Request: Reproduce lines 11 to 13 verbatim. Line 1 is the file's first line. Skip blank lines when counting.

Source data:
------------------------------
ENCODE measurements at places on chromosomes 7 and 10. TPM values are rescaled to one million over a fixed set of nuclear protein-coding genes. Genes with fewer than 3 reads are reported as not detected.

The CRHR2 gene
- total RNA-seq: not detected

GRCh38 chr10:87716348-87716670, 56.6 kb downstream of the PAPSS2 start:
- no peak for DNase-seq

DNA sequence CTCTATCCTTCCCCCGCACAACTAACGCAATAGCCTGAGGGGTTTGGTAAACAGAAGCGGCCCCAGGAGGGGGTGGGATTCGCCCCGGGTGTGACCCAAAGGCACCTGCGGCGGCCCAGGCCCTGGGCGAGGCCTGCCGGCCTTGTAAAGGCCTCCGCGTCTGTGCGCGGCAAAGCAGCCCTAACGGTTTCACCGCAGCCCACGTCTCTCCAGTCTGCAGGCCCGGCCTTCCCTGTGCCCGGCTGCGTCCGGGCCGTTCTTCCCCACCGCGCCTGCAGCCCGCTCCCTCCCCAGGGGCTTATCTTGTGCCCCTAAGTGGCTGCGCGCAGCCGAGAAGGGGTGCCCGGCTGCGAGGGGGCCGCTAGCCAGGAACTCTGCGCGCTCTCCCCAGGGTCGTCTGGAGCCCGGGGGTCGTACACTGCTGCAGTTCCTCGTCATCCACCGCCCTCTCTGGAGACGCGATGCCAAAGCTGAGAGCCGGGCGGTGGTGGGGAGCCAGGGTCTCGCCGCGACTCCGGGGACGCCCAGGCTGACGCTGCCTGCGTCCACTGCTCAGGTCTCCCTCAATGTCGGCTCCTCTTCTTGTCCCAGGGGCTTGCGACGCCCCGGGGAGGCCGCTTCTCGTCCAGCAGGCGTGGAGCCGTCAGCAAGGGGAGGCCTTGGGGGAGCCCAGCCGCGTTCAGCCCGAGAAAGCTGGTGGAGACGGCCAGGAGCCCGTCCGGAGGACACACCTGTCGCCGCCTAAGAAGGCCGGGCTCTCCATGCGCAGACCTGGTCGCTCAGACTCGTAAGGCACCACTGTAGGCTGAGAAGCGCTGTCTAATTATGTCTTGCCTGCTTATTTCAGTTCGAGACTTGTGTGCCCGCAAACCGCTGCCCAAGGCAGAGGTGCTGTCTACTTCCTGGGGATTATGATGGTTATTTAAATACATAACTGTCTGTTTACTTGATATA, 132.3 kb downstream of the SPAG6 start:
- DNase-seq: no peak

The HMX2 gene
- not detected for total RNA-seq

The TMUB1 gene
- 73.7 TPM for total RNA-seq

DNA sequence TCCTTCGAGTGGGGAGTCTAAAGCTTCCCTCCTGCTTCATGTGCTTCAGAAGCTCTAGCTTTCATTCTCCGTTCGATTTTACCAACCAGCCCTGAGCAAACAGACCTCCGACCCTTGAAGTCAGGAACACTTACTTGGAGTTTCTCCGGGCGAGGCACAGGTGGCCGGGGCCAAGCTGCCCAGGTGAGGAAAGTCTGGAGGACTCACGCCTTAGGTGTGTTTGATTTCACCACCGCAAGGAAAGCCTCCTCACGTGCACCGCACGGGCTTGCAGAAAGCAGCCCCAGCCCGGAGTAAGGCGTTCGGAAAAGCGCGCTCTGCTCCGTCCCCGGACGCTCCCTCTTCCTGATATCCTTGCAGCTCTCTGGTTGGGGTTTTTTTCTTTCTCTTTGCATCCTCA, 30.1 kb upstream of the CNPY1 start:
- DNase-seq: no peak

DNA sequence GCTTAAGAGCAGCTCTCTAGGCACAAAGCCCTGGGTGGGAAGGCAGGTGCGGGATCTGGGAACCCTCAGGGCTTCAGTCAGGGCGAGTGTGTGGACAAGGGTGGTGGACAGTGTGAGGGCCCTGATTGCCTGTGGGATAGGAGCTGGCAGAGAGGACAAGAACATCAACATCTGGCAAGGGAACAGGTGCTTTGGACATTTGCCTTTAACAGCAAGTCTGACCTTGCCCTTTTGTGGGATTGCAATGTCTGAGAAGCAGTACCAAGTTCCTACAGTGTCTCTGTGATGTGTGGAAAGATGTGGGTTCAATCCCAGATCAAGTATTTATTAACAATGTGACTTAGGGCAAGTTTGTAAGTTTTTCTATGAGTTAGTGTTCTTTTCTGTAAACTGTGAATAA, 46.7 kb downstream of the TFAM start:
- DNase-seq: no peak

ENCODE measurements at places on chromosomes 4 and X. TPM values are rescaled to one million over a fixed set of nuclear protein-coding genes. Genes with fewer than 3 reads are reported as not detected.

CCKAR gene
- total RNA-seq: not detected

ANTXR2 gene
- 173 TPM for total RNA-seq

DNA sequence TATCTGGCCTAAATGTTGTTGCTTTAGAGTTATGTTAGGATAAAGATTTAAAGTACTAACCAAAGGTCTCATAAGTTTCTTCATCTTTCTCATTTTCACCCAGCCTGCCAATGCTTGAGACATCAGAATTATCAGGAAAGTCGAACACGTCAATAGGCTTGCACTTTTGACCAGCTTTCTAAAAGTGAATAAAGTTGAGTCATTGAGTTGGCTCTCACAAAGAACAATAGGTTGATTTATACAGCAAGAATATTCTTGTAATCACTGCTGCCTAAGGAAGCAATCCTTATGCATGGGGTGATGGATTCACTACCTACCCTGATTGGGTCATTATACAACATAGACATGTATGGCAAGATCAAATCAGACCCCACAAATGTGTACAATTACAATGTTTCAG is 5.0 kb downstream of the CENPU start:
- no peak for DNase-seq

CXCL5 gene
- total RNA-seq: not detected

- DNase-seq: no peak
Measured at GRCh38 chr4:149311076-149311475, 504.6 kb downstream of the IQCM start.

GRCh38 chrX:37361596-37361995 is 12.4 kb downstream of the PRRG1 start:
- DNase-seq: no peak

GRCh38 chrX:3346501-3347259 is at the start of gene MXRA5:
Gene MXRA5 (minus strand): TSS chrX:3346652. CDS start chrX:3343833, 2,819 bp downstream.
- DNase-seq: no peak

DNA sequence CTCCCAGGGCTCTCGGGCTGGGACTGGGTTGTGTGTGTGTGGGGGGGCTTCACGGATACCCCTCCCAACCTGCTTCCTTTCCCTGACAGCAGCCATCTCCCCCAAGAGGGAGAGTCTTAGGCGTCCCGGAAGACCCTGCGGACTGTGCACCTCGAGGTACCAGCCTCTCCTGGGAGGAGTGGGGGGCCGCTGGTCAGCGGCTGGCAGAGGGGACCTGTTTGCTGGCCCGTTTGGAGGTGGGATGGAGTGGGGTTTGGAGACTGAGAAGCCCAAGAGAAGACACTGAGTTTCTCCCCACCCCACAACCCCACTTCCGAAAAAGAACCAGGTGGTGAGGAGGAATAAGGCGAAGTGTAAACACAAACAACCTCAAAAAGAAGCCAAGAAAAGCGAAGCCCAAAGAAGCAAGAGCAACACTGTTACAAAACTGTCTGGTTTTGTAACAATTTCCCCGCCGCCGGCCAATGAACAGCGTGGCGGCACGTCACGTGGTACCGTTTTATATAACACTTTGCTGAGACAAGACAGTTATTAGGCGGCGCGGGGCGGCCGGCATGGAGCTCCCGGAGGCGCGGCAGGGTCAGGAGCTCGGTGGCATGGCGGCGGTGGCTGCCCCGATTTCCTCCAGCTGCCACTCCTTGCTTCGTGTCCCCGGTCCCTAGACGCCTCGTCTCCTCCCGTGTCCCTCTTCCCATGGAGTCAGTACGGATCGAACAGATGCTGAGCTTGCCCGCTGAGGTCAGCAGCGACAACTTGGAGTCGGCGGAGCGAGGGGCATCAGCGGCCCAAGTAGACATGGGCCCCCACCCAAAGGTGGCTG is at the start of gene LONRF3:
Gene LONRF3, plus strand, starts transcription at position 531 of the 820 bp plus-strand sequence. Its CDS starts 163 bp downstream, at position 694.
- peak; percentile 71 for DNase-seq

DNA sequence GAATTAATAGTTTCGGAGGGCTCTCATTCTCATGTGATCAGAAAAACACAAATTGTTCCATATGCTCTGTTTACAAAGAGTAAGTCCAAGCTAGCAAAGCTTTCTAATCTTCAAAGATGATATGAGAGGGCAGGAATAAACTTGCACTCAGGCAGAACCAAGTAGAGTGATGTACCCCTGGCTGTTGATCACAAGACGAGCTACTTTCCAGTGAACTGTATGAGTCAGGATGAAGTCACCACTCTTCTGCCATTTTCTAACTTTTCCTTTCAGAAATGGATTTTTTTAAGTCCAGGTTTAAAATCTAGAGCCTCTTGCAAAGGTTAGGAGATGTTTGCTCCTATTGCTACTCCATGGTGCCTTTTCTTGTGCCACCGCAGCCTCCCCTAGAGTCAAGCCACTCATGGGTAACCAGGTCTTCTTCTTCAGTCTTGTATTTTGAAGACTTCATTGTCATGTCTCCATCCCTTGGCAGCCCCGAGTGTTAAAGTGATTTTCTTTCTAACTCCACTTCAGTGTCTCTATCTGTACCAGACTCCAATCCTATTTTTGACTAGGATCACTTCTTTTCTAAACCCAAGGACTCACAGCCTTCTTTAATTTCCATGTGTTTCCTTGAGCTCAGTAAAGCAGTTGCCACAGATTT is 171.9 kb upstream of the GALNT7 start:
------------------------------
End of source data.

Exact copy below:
- 73.7 TPM for total RNA-seq

DNA sequence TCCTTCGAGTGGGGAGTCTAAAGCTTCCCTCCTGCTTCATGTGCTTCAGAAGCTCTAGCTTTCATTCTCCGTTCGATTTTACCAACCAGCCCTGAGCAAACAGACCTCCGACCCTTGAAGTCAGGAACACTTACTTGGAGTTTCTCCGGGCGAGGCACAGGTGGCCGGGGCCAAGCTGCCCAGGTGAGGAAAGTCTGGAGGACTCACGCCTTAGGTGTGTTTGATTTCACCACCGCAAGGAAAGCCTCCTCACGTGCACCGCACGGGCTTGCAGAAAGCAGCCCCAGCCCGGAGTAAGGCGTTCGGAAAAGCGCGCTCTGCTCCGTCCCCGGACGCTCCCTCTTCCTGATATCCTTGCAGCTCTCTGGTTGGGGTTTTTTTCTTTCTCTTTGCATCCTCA, 30.1 kb upstream of the CNPY1 start:
- DNase-seq: no peak